A second source of light pollution to consider is the moon. A full moon will generally make it hard to see the rest of the sky, but it isn’t a deal breaker. If you have time to plan ahead, look up which phase the moon will be in on the nights ahead. Remember, the moon cycles through its phases about once per month. Planning to stargaze just before, during, or after a new moon will give you the best results.

4. Wait until Midnight

My favorite time to hunt for stars and galaxies is around midnight. If you do all of your stargazing just after sunset, then the bluish light pollution from the sun still blotches out much of the sky. Plan to start your search deep into the night so that it is dark enough for you to see what the galaxy really has to offer. Now, this is just a general rule. Stargazing much later at night is also a great idea, and there are some things you can only find around sunrise and sunset. But for starters, and for your convenience, plan on beginning your star party at around midnight.

5. Give Your Eyes Time to Adjust

Here is the first rule of stargazing: Put your phones away. Turn them off, tuck them away. The same rule applies to any other light sources. If you are using a constellation map, star chart, or planisphere, don’t use your phone or flashlight to read it. That will ruin your night vision. If you need to use some light, pack a red-filtered flashlight with you, but use it sparingly.

Your night-vision needs time to adjust, at least 30 minutes. If you really want to give yourself the best viewing experience, then you will need to allow yourself about an hour for your eyes to adjust to the darkness. Allowing your eyes to become more sensitive to starlight will make a huge difference in your ability to enjoy stargazing.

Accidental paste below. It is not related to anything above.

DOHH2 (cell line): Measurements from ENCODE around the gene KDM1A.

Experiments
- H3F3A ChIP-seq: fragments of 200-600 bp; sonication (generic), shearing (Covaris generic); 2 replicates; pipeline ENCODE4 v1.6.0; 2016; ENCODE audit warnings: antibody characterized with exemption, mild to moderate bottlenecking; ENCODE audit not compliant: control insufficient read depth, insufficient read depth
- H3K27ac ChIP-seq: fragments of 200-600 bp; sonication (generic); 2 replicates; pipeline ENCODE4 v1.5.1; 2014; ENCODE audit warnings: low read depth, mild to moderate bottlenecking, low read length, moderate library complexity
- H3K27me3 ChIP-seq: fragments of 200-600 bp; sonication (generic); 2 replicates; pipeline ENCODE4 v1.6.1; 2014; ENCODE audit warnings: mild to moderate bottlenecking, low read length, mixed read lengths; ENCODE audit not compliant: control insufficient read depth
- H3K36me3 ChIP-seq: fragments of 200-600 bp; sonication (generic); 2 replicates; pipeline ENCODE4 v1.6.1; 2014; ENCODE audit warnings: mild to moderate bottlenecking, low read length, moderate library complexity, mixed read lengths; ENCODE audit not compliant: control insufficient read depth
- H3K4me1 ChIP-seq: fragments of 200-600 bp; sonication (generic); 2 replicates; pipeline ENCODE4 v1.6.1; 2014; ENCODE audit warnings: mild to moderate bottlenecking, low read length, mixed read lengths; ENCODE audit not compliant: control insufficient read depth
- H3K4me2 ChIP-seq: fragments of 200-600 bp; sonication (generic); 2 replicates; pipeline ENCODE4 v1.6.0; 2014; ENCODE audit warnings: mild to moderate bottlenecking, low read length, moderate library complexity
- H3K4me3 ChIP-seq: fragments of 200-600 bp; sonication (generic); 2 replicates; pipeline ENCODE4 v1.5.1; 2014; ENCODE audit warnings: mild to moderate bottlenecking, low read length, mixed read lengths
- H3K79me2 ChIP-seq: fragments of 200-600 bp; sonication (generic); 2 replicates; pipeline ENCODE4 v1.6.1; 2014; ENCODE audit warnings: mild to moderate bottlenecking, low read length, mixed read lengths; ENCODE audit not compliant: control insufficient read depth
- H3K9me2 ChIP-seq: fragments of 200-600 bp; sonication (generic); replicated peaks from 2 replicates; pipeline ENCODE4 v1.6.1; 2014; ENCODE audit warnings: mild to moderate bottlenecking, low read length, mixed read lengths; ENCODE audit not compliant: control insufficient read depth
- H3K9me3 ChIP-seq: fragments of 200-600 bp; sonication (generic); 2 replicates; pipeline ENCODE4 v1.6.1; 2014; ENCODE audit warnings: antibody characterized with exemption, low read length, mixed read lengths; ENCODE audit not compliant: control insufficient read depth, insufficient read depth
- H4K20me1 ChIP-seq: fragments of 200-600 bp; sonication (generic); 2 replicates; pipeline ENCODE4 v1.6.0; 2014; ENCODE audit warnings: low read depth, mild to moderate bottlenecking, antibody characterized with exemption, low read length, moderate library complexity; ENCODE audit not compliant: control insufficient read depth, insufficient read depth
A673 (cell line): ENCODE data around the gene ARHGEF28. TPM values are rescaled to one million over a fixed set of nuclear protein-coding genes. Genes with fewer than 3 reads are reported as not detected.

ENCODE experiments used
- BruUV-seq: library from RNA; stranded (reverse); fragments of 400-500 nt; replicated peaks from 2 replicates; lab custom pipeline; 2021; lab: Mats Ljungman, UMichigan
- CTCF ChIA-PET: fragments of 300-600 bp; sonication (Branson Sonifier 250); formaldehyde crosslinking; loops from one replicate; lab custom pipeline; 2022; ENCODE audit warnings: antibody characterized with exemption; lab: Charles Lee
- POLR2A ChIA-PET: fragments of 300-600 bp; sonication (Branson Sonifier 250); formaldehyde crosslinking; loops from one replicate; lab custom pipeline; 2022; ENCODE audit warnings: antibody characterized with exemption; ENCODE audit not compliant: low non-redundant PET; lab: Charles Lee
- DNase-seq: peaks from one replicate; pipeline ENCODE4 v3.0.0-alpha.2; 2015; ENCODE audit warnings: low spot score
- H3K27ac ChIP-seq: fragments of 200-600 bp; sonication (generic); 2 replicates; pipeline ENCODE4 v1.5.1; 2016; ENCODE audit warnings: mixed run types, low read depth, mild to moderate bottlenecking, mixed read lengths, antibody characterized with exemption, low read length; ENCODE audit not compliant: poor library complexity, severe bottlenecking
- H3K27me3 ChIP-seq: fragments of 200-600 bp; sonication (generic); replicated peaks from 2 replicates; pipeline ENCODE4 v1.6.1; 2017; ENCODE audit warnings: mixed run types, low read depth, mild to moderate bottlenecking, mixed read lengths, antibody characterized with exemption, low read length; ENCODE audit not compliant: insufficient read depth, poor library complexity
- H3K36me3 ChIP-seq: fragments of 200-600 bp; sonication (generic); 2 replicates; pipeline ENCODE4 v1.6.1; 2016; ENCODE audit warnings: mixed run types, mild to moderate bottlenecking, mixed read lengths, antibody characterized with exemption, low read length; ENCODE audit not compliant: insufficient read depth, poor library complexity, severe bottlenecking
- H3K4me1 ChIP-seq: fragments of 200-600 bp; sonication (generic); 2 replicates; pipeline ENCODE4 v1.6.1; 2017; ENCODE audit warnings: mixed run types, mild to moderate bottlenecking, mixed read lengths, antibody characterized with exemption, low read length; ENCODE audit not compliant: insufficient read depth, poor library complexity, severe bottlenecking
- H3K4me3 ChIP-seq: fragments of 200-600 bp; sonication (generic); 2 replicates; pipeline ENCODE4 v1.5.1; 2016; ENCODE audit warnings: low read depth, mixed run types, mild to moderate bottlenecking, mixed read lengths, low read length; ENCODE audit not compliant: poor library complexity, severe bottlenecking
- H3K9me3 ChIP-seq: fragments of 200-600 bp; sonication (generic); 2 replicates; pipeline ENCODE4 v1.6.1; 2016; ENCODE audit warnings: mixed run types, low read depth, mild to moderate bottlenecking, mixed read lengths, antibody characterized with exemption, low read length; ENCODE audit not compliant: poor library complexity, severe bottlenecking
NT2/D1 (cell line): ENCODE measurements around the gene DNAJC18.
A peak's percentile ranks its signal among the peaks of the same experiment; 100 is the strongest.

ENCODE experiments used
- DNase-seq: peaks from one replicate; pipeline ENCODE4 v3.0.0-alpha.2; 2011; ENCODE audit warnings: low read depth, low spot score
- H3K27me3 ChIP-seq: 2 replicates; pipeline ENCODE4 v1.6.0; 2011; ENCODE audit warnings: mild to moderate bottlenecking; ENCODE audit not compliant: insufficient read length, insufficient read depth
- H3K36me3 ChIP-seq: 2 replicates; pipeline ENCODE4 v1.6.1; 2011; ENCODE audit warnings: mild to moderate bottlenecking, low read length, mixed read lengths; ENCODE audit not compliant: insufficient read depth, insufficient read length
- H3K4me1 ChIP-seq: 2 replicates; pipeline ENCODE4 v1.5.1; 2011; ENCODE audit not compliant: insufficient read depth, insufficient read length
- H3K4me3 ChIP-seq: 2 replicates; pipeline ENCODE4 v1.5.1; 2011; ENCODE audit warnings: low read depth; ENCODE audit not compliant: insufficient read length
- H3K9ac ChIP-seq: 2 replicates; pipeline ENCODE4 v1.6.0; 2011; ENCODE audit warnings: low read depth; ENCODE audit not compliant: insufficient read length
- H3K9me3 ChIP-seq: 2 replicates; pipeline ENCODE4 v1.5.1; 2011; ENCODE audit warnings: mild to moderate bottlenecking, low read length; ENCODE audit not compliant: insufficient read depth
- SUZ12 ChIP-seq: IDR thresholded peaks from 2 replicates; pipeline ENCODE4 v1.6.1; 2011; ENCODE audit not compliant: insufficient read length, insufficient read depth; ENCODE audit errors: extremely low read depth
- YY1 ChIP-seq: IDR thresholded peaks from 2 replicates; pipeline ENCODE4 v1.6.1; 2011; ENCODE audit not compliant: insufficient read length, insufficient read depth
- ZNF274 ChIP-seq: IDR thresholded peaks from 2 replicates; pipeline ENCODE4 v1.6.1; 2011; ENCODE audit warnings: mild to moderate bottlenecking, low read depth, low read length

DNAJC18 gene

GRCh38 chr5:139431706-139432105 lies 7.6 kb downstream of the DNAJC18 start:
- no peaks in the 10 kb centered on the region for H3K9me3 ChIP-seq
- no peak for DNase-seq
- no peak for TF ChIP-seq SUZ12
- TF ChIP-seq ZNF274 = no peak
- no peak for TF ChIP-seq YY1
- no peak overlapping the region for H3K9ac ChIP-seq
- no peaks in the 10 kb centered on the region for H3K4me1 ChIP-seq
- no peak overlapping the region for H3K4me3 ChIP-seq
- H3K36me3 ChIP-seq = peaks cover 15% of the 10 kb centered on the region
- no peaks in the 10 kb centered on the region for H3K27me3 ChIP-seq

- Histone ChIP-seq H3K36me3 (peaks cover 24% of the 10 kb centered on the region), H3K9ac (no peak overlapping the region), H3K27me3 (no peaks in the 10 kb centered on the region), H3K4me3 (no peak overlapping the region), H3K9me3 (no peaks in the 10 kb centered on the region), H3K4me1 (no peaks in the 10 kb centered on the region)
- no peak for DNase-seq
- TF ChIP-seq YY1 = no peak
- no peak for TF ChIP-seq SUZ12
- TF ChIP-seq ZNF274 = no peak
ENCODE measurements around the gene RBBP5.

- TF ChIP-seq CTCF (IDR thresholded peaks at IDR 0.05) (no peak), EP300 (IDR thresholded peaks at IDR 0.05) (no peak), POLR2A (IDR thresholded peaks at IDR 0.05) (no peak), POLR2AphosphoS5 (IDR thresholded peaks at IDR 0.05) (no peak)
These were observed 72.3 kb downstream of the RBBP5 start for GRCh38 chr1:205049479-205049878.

That is actually the best way to get started. Let your guests know that the star hunt will take place in a half-hour or so, in order to allow all of your eyes to adjust. In that time, it will look like an increasing number of stars are “coming out.” Hold your date close, sip some hot chocolate, and just look up. Let your eyes slowly pick up on more and more of those subtle stellar lights.

6. Don’t Sweat about Telescopes or Binoculars

For millions of years, our ancestors studied the stars, traced the constellations with their fingers, and experienced souring spiritual experiences when peering deep into the universe. All they had was their eyesight. The night sky is a treasure trove of sites and stories. You can fill dozens of nights with your friends star gazing before you ever need to pick up a pair of binoculars or a telescope. I think the best way to get started is with the naked eye.

To be sure, in each of the episodes ahead, I will give you a few deep sky objects to find with binoculars and telescopes. I’ll be happy to talk about getting the best inexpensive astronomy equipment at a later time. But we are just getting started! So if you don’t have the fanciest telescope right now, it’s not a big deal at all. The sky still has plenty to offer.

In our next episode, we will start with the Big Dipper and explore the stars, galaxies, and mythology surrounding the most well-known constellation of our night sky.

If you have enjoyed this conversation or have learned something from it, please leave a like, subscribe, and share it with other open-minded people. All of those small things really do make a big difference and help others find our group and our podcast.

That is all I have for you today, but the conversation continues across social media and in the comment sections below. Do you agree with today’s message? Am I mistaken about some detail? How can I better elaborate on this topic in the future? Feel free to share your perspective!

___

Written By Nicholas Burk, Executive Board Member © 2019 Free Thought Initiative